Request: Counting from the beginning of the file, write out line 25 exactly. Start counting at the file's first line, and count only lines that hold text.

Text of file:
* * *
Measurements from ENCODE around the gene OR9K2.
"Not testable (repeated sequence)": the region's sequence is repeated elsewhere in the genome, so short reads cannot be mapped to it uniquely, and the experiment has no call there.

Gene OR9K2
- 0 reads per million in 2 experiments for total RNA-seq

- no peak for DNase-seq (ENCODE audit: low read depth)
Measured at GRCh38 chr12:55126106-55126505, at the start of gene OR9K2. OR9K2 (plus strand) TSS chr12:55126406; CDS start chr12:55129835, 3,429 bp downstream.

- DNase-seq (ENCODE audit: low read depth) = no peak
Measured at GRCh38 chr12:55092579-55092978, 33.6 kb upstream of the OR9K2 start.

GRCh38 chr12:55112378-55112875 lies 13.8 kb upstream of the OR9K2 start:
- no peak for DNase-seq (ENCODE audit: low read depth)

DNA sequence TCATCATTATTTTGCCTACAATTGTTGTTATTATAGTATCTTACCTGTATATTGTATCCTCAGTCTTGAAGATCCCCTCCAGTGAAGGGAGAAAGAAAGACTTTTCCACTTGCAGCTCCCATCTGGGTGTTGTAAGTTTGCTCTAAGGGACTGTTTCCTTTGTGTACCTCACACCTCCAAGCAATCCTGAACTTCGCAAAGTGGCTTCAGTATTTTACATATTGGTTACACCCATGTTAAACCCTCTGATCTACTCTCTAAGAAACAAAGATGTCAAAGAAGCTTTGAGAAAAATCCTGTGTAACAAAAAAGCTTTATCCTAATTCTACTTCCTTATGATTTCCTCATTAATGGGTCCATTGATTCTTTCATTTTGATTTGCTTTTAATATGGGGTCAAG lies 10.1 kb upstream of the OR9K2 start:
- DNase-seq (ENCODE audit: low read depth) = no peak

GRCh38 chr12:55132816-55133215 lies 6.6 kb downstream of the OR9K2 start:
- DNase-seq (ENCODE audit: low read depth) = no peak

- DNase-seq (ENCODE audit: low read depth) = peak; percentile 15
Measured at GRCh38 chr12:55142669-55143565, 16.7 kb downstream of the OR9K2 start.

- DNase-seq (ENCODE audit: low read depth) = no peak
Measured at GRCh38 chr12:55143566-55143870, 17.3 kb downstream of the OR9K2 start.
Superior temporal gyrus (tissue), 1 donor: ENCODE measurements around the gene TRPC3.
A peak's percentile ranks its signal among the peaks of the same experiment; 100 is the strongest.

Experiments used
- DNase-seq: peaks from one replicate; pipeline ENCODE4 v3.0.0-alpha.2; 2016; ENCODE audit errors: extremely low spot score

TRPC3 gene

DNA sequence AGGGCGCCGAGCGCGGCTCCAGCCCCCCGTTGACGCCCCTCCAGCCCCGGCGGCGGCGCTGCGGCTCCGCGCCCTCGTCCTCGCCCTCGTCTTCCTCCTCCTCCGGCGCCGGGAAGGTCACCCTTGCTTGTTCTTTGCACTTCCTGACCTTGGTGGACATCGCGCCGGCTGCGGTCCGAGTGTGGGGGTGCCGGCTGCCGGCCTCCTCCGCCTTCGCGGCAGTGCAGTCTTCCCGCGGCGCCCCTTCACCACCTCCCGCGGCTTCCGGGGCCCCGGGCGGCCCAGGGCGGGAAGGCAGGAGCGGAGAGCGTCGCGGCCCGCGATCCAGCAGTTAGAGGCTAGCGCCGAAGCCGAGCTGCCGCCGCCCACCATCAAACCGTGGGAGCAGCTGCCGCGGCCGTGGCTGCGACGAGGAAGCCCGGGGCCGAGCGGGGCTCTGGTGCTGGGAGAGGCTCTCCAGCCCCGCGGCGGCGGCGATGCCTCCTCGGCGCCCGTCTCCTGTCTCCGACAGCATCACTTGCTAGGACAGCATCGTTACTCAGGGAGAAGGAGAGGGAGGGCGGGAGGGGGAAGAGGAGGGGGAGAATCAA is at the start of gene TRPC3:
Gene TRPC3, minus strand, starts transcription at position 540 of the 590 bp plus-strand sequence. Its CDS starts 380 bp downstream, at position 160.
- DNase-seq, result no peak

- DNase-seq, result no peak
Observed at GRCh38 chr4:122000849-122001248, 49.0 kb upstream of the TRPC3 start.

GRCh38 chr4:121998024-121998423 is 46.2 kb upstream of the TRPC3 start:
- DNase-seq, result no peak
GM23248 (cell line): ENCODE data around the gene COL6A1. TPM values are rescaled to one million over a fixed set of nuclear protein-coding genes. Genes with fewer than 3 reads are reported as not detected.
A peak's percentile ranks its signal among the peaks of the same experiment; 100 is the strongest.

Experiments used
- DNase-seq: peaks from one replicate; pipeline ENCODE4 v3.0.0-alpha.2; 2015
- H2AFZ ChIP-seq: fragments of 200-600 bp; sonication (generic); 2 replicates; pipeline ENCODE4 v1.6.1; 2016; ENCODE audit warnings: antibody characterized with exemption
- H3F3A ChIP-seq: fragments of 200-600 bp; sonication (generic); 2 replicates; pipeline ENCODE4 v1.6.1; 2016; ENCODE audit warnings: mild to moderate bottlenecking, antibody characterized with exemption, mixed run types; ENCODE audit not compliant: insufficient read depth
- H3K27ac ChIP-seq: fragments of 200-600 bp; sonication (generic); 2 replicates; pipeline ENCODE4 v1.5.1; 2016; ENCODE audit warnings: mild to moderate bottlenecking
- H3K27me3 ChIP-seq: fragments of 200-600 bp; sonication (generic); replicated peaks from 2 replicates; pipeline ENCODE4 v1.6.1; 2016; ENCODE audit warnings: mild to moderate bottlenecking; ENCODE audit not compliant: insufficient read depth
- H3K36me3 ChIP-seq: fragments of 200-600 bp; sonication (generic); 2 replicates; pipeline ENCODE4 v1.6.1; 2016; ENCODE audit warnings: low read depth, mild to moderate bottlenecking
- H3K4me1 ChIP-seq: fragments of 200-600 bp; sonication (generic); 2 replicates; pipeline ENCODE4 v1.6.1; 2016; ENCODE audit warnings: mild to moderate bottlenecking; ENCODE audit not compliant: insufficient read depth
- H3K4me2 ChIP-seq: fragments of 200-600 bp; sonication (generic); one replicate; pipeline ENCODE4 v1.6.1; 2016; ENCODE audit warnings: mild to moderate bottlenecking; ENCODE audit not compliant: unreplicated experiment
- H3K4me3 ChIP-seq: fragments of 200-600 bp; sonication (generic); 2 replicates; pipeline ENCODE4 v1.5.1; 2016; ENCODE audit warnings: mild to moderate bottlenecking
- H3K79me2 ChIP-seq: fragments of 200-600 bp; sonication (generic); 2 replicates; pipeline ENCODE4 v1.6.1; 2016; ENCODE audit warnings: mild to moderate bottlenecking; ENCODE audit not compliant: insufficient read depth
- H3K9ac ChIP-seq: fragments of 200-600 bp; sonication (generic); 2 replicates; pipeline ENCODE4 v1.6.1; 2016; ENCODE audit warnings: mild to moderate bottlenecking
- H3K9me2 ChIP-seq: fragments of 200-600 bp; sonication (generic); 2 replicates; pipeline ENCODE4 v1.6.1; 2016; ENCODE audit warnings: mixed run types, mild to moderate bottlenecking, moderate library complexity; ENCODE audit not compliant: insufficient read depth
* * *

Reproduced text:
Gene TRPC3, minus strand, starts transcription at position 540 of the 590 bp plus-strand sequence. Its CDS starts 380 bp downstream, at position 160.